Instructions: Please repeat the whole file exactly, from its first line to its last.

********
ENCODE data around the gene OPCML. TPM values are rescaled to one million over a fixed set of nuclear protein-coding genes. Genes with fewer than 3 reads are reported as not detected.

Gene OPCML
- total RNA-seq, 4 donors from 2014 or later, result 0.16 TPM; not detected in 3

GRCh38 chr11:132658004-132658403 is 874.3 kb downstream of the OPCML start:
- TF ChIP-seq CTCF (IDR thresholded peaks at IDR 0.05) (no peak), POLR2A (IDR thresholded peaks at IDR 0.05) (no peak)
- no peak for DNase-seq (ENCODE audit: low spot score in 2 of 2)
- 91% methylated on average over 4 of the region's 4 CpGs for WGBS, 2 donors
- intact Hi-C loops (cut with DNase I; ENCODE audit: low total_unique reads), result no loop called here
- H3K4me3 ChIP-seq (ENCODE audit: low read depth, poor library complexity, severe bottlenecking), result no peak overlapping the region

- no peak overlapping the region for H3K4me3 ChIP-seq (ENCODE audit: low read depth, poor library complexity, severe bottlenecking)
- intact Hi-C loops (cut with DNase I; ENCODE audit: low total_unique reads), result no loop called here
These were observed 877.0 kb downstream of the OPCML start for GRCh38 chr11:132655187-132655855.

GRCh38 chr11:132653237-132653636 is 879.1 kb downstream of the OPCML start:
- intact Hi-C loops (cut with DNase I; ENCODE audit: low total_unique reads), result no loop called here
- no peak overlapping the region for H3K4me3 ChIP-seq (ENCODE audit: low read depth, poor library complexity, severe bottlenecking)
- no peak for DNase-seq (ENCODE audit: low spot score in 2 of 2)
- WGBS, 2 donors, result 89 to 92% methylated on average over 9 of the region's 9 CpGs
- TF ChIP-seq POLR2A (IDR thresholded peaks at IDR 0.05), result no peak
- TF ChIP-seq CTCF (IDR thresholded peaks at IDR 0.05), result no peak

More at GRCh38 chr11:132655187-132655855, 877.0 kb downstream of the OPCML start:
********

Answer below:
ENCODE data around the gene OPCML. TPM values are rescaled to one million over a fixed set of nuclear protein-coding genes. Genes with fewer than 3 reads are reported as not detected.

Gene OPCML
- total RNA-seq, 4 donors from 2014 or later, result 0.16 TPM; not detected in 3

GRCh38 chr11:132658004-132658403 is 874.3 kb downstream of the OPCML start:
- TF ChIP-seq CTCF (IDR thresholded peaks at IDR 0.05) (no peak), POLR2A (IDR thresholded peaks at IDR 0.05) (no peak)
- no peak for DNase-seq (ENCODE audit: low spot score in 2 of 2)
- 91% methylated on average over 4 of the region's 4 CpGs for WGBS, 2 donors
- intact Hi-C loops (cut with DNase I; ENCODE audit: low total_unique reads), result no loop called here
- H3K4me3 ChIP-seq (ENCODE audit: low read depth, poor library complexity, severe bottlenecking), result no peak overlapping the region

- no peak overlapping the region for H3K4me3 ChIP-seq (ENCODE audit: low read depth, poor library complexity, severe bottlenecking)
- intact Hi-C loops (cut with DNase I; ENCODE audit: low total_unique reads), result no loop called here
These were observed 877.0 kb downstream of the OPCML start for GRCh38 chr11:132655187-132655855.

GRCh38 chr11:132653237-132653636 is 879.1 kb downstream of the OPCML start:
- intact Hi-C loops (cut with DNase I; ENCODE audit: low total_unique reads), result no loop called here
- no peak overlapping the region for H3K4me3 ChIP-seq (ENCODE audit: low read depth, poor library complexity, severe bottlenecking)
- no peak for DNase-seq (ENCODE audit: low spot score in 2 of 2)
- WGBS, 2 donors, result 89 to 92% methylated on average over 9 of the region's 9 CpGs
- TF ChIP-seq POLR2A (IDR thresholded peaks at IDR 0.05), result no peak
- TF ChIP-seq CTCF (IDR thresholded peaks at IDR 0.05), result no peak

More at GRCh38 chr11:132655187-132655855, 877.0 kb downstream of the OPCML start: